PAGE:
By Ann | June 1, 2006
The Digital Life Cycle was mentioned many times during the IASSIST 2006 conference. Reaction toward this concept was varied. Some were unsure they liked this idea claiming that the life cycle was a confusing or imperfect metaphor. Others applied a very exact meaning to the concept associating it to the stages through which information passes within a system or large process. The Session that I chaired on Institutional Repositories and Social Science Data: Supporting the Data Life Cycle (B1) provided different visual representations of the digital life cycle. I’m including three diagrams with different takes on the life cycle that together offer an overview of some of the discussion about this concept.
Click on the images to display a larger version.
The first diagram is a life cycle model from another discipline and represents the relationship between ticks and their hosts, where hosts play a role in providing supporting environments throughout the life cycle of a particular tick species. As a metaphor, digital objects can be viewed as ticks that are moved from one host to the next where the host serves as the digital object’s environment. Source: EUCALB 1997-2005. European Union Concerted Action on Lyme Borreliosis. Image courtesy of Dr. Jeremy Gray and Bernard Kaye. http://www.oeghmp.at/eucalb/biology_the-tick-life-cycle.html
The second diagram provides a representation of Version 3 of the DDI. This version was designed to encompass the life cycle of data with each stage articulating part of the process through which data are generated, transformed, analyzed and re-used. Source: DDI Alliance. “DDI Version 3 Conceptual Model” (draft 2004) http://www.icpsr.umich.edu/DDI/committee-info/Concept-Model-WD.pdf.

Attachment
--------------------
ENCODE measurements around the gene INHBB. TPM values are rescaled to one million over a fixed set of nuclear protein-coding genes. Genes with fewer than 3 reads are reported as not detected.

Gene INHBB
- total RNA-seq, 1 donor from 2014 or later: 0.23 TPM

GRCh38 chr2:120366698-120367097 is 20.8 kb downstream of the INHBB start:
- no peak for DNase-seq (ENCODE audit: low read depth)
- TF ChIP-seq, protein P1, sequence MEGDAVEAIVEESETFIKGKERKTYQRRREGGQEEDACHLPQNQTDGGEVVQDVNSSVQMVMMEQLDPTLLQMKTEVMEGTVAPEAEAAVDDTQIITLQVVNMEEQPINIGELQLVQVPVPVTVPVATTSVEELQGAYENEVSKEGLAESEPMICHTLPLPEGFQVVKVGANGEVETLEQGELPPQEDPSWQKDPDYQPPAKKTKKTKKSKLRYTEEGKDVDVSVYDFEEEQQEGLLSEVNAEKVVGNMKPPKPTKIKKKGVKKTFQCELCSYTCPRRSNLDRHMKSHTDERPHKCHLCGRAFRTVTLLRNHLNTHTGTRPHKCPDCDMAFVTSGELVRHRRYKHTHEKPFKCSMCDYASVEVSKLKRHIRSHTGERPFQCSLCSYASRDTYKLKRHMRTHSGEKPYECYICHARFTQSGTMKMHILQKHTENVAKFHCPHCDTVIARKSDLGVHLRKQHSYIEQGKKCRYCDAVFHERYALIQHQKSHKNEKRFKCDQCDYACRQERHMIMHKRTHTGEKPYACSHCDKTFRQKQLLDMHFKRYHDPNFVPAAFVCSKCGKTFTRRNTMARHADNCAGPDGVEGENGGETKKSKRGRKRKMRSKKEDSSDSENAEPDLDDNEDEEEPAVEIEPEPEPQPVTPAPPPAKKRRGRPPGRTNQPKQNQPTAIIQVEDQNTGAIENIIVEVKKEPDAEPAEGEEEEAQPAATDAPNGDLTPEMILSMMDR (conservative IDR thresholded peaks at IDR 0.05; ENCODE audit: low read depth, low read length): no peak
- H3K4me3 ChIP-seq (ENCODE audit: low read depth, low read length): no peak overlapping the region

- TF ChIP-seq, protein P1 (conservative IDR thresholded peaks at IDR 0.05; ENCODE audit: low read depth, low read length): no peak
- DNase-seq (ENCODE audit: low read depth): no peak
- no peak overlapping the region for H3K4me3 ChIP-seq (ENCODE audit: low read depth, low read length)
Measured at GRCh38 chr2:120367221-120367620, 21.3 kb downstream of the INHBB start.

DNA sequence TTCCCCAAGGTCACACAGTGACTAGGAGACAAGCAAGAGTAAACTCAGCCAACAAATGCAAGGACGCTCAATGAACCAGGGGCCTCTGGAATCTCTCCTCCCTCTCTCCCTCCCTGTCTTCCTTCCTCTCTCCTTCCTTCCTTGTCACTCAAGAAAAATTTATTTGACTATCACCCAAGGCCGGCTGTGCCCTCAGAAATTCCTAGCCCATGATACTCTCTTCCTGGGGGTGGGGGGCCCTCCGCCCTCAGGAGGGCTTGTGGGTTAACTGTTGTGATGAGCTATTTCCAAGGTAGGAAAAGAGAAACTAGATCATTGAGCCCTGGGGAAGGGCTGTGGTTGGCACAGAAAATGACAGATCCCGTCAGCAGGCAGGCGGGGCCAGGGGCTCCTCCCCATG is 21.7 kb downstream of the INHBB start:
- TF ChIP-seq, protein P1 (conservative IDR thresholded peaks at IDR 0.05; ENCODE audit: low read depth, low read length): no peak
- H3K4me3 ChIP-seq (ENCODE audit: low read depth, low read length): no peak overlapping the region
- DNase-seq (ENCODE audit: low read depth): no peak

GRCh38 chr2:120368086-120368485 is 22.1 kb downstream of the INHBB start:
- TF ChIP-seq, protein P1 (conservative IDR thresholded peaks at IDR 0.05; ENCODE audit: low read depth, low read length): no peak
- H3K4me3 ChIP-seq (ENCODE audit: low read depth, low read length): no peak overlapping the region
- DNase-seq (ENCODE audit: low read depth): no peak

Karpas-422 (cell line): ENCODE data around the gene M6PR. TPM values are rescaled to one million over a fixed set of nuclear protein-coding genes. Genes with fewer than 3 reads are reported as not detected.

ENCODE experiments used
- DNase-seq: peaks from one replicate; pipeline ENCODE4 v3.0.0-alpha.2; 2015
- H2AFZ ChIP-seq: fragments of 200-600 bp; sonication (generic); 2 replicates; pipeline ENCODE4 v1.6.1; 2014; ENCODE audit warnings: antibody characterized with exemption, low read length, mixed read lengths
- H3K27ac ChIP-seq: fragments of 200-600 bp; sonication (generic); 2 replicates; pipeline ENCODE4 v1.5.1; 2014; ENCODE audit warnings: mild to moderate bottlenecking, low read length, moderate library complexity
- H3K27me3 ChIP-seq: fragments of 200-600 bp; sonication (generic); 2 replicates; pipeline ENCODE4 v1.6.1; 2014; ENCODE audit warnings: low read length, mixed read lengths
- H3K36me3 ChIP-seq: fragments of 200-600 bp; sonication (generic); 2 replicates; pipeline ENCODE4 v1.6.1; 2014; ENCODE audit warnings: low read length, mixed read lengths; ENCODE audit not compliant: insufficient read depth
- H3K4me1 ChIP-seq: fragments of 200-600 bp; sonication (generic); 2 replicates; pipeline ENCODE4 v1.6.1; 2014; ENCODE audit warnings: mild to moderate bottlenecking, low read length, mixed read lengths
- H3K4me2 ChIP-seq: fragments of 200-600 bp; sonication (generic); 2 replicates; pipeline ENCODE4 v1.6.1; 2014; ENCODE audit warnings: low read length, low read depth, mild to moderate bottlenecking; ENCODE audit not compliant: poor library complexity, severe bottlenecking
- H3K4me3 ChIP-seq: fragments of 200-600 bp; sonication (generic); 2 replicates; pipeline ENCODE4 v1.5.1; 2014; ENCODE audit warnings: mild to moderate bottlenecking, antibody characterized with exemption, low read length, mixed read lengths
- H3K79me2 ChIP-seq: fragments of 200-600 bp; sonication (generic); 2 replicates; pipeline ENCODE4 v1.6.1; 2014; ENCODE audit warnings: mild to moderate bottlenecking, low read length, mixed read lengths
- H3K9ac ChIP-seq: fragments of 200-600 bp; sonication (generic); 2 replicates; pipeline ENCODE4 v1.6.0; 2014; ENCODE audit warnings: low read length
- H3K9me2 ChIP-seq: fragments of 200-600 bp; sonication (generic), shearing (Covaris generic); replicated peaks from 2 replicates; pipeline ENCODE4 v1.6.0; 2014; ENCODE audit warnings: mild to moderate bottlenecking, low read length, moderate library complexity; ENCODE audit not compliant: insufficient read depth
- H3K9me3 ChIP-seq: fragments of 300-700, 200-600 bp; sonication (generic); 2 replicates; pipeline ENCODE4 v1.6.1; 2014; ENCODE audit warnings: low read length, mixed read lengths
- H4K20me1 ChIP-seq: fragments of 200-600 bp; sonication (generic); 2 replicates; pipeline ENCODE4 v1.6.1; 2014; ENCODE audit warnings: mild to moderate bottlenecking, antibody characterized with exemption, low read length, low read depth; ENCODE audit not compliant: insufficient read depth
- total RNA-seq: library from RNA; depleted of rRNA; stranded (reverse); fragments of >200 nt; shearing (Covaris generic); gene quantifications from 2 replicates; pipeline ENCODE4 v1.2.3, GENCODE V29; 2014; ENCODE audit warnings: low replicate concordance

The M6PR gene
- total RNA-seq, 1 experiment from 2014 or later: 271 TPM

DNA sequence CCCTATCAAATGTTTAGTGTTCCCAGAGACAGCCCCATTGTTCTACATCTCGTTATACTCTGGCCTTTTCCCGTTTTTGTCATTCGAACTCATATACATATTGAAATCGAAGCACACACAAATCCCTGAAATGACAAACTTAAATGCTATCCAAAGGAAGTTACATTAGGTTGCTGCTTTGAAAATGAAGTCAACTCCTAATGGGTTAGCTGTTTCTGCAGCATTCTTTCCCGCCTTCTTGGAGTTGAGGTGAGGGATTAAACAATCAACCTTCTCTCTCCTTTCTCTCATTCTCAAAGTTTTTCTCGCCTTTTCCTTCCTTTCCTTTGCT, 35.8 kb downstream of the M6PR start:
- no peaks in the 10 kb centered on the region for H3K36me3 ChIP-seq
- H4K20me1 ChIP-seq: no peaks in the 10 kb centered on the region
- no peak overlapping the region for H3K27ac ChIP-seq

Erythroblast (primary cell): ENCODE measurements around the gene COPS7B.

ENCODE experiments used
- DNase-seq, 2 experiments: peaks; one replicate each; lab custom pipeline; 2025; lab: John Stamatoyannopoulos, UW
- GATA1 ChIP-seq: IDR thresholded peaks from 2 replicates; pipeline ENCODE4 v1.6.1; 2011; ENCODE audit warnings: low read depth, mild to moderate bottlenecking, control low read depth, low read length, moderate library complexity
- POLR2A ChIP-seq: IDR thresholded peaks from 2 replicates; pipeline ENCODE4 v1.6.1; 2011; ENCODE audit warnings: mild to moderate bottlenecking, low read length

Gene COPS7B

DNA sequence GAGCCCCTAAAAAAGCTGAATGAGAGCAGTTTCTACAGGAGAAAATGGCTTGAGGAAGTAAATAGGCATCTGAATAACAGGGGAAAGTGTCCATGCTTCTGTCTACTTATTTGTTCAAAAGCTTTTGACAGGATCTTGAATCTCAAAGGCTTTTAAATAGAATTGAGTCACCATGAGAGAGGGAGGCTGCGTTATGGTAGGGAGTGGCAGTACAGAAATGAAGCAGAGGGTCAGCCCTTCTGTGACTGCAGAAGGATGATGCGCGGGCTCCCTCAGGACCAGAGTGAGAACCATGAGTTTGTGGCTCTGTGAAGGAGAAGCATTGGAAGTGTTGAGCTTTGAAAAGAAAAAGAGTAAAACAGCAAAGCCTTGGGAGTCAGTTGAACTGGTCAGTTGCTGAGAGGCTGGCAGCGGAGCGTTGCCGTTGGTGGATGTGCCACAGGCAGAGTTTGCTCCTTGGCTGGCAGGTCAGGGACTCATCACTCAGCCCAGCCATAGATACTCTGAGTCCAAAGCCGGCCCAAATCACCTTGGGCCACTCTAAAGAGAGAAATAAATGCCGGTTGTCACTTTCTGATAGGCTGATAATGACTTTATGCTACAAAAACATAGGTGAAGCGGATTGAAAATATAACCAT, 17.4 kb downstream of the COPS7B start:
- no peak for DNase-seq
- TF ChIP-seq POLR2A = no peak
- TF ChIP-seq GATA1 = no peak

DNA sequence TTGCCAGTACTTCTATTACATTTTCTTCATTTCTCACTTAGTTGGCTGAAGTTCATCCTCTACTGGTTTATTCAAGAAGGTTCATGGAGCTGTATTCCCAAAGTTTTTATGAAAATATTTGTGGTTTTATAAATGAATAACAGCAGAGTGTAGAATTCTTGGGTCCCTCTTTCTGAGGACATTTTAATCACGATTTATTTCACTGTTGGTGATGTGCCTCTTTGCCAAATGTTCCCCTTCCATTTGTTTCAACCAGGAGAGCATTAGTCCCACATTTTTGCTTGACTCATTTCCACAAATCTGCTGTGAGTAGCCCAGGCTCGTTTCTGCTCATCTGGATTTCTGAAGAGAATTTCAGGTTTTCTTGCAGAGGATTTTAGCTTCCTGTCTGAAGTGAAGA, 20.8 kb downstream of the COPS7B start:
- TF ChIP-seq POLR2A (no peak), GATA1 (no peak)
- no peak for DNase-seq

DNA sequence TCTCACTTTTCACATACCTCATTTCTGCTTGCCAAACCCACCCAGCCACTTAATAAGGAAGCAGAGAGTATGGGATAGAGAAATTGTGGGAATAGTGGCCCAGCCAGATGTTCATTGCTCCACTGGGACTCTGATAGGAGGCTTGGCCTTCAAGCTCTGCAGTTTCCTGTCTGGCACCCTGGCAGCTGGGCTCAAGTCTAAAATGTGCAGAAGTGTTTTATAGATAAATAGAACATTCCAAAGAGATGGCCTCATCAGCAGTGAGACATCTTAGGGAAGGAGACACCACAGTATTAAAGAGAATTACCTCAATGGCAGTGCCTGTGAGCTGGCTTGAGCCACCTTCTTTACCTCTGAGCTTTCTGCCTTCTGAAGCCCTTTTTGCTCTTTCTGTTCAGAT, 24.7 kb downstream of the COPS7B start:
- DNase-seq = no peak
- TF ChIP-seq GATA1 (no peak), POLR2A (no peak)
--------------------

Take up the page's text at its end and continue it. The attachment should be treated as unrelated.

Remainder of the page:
The third life cycle view, articulated by Chuck Humphrey, builds upon the DDI Version 3 model and incorporates a Knowledge Transfer Cycle as a distinct stage within the research cycle. The data life cycle occurs throughout the stages of the research cycle. Source: Humphrey, Charles. “e-Science and the Life Cycle of Research” (2006) http://datalib.library.ualberta.ca/~humphrey/lifecycle-science060308.doc
What is a life cycle and why should we care? First, ‘life cycle’ is different from ‘life span,’ that is, the time from birth to death. A ‘cycle’ implies an environment in which resources are managed and preserved for discovery and repurposing. Resources are created, curated, made accessible, and preserved for subsequent research, learning, and policy activity. The challenge is to infuse the data life cycle with the metadata and services that will enable access, evaluation and re-use over time. Second, by diagramming different views of life cycles, we have a way of bringing together ideas about the life cycle of research programs with ideas about data resources and processes (capturing, managing and linking data resources). Viewing the full research life cycle allows us to identify gaps in services, technologies and partnerships that could improve the ability to capture and document the output of scholarly research and teaching.
Other diagrams have appeared in:
ICPSR Guide to Social Science Data Preparation and Archiving: Best Practice throughout the Data Life Cycle which offers a view “illustrating key considerations germane to archiving at each step in the data creation process. The actual process may not be as linear as the diagram suggests, but it is important to develop a plan to address the archival considerations that come into play across all stages of the data life cycle.” http://www.icpsr.umich.edu/access/dataprep.pdf
UKDA/ESDS offers a view of the lifecycles of datasets and the projects that create them in Guide to Good Practice: Data Management (2005), p. 8. http://www.esds.ac.uk/support/guides/A4.pdf
Chris Rusbridge of the Digital Curation Centre pulls together a set of life cycle diagrams in: “Information Life Cycle and Curation.” (2005). http://www.dcc.ac.uk/docs/dcc-life-cycle.ppt
Liz Lyon writes about the “concept that research and learning processes are cyclical in nature, and that subsequent outputs which contribute to knowledge, are based on the continuous use and reuse of data and information.” “eBank UK: Building the links between research data, scholarly communication and learning” Ariadne, July 2003. http://www.ariadne.ac.uk/issue36/lyon/intro.html
Contributed by Ann Green